Candidates would see spending reduce campaign spending limits with
liability for independent expenditures
New York, NY – Candidates seeking to get an unfair advantage by coordinating with independent expenditures to get around spending limits would see their cheating frustrated under legislation proposed by campaign finance reformer and Council Member Ben Kallos. In 2013, two campaigns were fined a combined $15,000, for getting around spending limits by coordinating their campaigns with an Independent Expenditure through a plan to share the same campaign consultant. The two bills would create strict liability for sharing a consultant and extend liability to those responsible for the independent expenditure.
“Voters want a fair election. Candidates should know they can’t cheat their way into office. No more outspending opponents using coordinated independent expenditures then paying a small fine once elected, this money will go against your spending limit as it should,” said Council Member Ben Kallos, a campaign finance reformer who authored the current full public matching system.
Under New York City’s public campaign finance system, campaigns have limits on how much they can spend starting at $190,000 in a general election for City Council. Despite prohibitions against corporate giving directly to candidates Citizens United allows corporations unlimited spending provided it is done independently. In 2013, the last competitive citywide election, Independent Expenditures totaled $15.9 million. The Real Estate Board of New York (REBNY) backed independent expenditure Jobs for New York spent $4.9 million on 541 communications to voters. In 17 out of 41 primary elections for City Council, total independent spending exceeded the individual candidate spending limit and in nearly half those cases was more than double the spending limit.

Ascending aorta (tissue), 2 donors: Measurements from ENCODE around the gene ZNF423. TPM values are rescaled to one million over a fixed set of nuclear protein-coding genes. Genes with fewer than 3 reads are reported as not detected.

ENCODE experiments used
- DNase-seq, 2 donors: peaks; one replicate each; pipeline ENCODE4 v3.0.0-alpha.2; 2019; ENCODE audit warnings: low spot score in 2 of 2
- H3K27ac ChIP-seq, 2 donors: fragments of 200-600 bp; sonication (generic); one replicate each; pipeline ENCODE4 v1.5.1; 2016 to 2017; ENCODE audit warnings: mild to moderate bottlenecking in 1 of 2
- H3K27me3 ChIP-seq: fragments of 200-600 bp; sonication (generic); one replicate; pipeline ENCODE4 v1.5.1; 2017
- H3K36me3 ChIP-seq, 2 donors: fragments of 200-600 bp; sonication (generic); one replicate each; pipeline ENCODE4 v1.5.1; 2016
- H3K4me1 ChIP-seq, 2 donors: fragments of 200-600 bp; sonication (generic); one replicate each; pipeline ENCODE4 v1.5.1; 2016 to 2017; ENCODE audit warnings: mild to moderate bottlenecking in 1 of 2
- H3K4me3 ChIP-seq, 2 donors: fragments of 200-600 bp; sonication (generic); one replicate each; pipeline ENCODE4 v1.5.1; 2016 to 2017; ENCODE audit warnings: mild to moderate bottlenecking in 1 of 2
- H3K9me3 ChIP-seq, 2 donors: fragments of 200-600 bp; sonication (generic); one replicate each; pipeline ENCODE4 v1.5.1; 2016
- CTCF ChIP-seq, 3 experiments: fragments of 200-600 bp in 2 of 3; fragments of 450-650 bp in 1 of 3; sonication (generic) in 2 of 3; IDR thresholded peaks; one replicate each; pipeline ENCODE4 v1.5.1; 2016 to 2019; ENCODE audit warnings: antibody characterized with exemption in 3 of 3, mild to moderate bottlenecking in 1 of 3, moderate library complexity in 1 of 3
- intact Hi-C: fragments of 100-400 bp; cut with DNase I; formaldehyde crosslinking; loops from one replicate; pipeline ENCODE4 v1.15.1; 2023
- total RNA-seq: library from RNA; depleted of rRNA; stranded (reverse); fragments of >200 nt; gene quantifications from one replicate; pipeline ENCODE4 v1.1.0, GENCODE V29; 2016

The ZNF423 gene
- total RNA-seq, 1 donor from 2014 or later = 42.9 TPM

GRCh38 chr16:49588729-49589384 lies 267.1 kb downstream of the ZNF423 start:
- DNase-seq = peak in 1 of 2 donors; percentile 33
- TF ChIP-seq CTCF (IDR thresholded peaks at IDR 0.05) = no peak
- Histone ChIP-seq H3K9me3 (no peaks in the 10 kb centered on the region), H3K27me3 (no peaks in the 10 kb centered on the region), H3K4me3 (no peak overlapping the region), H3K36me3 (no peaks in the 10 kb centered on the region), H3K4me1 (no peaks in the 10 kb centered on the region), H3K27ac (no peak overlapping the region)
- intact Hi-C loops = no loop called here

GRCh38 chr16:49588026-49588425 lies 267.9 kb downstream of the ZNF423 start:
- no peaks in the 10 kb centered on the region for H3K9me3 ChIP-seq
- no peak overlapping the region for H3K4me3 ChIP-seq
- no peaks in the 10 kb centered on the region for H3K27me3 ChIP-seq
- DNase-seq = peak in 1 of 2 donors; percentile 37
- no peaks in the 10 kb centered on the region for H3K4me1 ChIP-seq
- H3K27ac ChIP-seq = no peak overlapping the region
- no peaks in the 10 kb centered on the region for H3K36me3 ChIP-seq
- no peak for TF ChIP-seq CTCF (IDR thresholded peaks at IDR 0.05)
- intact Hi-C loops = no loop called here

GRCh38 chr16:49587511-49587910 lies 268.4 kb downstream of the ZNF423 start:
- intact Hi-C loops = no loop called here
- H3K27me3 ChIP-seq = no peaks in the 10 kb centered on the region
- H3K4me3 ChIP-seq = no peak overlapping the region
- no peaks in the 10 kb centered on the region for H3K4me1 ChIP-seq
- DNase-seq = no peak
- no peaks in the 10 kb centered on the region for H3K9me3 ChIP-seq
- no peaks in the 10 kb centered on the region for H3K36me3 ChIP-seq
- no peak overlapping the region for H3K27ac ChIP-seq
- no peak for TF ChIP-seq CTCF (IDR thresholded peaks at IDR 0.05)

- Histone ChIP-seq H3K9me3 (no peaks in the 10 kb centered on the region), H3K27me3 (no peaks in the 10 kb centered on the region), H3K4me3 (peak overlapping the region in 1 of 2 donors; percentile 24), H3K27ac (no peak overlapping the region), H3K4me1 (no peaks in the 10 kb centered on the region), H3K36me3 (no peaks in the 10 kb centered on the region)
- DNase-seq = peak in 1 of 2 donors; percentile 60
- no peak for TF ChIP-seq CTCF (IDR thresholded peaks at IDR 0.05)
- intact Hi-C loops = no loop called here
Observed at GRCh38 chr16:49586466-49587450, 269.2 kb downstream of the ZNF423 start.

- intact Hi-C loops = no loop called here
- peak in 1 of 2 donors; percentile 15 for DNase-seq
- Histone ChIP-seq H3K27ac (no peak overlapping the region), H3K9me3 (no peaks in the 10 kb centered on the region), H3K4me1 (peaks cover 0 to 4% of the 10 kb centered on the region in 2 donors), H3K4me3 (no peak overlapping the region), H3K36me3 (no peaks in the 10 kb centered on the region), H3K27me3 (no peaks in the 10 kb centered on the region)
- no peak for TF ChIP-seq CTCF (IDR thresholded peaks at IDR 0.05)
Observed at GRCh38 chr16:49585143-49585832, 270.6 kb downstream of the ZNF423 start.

A total of $31,000 in fines were issued, the most ever to a campaign consultant and two candidates for City Council in 2013 by the Campaign Finance Board. Regardless of the fines that were issued, the issue with coordinating independent expenditures is that it removes limits on amounts, corporate contributions, as well as on spending, to undermine the campaign finance system and the integrity of free and fair elections.
Under the proposed legislation, spending by an independent expenditure would immediately reduce candidate spending limits, including but not limited to the following specific instances:
- Campaign consultant shared in common;
- Fundraising for the independent expenditure by someone in common with the campaign;
- Independent expenditures suggested, formed, or requested by the candidate;
- Prior relationship between candidate or staff and the subsequent independent expenditure;
- Office space shared between candidate or consultants and the independent expenditure; and
- Communications between candidate and independent spender through a third-party.
“Extend liability for violations to agents of independent spenders” was recommendation number 9 of “Keeping Democracy Strong” the New York City Campaign Finance Board’s 2017 Post-Election Report:
Under the Act and the City Charter, penalties for violations committed by independent spenders are treated differently than those for violations committed by campaigns. Under the Act, the candidate, the principal committee, the treasurer, and “any other agent” of the candidate may be liable for penalties assessed by the Board. The Charter, which sets the requirements for independent expenditures, does not explicitly extend liability to agents of the person or entity responsible for the expenditure.
The Board Rules were changed in 2016 to extend liability for penalties to agents of independent spenders, but Charter authority would provide further clarity on this issue. The Board recommends an amendment to the Charter that establishes liability for violations and penalties to any agent acting on behalf of an independent spender.
Taken together both bills would seek to prevent illegal coordination between campaigns and independent expenditures by reducing candidate spending limits and fining independent spenders directly.